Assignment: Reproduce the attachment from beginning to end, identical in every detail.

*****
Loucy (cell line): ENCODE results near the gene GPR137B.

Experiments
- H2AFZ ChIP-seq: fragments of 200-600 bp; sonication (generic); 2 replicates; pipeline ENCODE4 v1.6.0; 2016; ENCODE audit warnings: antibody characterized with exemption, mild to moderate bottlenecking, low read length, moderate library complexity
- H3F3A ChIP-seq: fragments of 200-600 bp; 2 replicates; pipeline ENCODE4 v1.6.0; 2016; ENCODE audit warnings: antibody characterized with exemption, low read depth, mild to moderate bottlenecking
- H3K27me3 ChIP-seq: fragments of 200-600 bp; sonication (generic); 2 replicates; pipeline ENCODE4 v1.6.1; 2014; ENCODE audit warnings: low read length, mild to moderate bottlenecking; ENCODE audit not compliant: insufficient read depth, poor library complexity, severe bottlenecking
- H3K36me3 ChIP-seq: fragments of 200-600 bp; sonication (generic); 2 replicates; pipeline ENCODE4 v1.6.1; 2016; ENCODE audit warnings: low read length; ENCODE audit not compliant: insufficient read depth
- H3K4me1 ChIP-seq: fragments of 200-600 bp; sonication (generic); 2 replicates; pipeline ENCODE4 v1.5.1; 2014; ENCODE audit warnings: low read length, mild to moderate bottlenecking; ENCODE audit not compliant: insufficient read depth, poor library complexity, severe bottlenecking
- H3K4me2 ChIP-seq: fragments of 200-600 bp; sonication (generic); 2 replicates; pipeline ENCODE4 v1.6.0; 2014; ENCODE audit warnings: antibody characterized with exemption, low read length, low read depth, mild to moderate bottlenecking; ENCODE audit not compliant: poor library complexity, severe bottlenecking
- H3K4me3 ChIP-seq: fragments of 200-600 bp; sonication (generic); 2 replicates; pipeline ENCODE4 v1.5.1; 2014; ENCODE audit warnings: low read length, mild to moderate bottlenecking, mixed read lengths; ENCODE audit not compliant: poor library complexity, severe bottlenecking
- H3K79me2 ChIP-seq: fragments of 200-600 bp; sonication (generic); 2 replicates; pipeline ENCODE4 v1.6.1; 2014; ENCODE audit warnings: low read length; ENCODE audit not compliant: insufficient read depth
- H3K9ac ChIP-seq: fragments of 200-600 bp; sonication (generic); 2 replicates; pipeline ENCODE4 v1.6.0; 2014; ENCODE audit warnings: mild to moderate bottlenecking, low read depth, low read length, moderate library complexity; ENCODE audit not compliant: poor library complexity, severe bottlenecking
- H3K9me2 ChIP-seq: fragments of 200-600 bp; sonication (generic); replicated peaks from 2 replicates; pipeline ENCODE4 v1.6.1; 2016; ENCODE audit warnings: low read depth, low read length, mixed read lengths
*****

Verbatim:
Loucy (cell line): ENCODE results near the gene GPR137B.

Experiments
- H2AFZ ChIP-seq: fragments of 200-600 bp; sonication (generic); 2 replicates; pipeline ENCODE4 v1.6.0; 2016; ENCODE audit warnings: antibody characterized with exemption, mild to moderate bottlenecking, low read length, moderate library complexity
- H3F3A ChIP-seq: fragments of 200-600 bp; 2 replicates; pipeline ENCODE4 v1.6.0; 2016; ENCODE audit warnings: antibody characterized with exemption, low read depth, mild to moderate bottlenecking
- H3K27me3 ChIP-seq: fragments of 200-600 bp; sonication (generic); 2 replicates; pipeline ENCODE4 v1.6.1; 2014; ENCODE audit warnings: low read length, mild to moderate bottlenecking; ENCODE audit not compliant: insufficient read depth, poor library complexity, severe bottlenecking
- H3K36me3 ChIP-seq: fragments of 200-600 bp; sonication (generic); 2 replicates; pipeline ENCODE4 v1.6.1; 2016; ENCODE audit warnings: low read length; ENCODE audit not compliant: insufficient read depth
- H3K4me1 ChIP-seq: fragments of 200-600 bp; sonication (generic); 2 replicates; pipeline ENCODE4 v1.5.1; 2014; ENCODE audit warnings: low read length, mild to moderate bottlenecking; ENCODE audit not compliant: insufficient read depth, poor library complexity, severe bottlenecking
- H3K4me2 ChIP-seq: fragments of 200-600 bp; sonication (generic); 2 replicates; pipeline ENCODE4 v1.6.0; 2014; ENCODE audit warnings: antibody characterized with exemption, low read length, low read depth, mild to moderate bottlenecking; ENCODE audit not compliant: poor library complexity, severe bottlenecking
- H3K4me3 ChIP-seq: fragments of 200-600 bp; sonication (generic); 2 replicates; pipeline ENCODE4 v1.5.1; 2014; ENCODE audit warnings: low read length, mild to moderate bottlenecking, mixed read lengths; ENCODE audit not compliant: poor library complexity, severe bottlenecking
- H3K79me2 ChIP-seq: fragments of 200-600 bp; sonication (generic); 2 replicates; pipeline ENCODE4 v1.6.1; 2014; ENCODE audit warnings: low read length; ENCODE audit not compliant: insufficient read depth
- H3K9ac ChIP-seq: fragments of 200-600 bp; sonication (generic); 2 replicates; pipeline ENCODE4 v1.6.0; 2014; ENCODE audit warnings: mild to moderate bottlenecking, low read depth, low read length, moderate library complexity; ENCODE audit not compliant: poor library complexity, severe bottlenecking
- H3K9me2 ChIP-seq: fragments of 200-600 bp; sonication (generic); replicated peaks from 2 replicates; pipeline ENCODE4 v1.6.1; 2016; ENCODE audit warnings: low read depth, low read length, mixed read lengths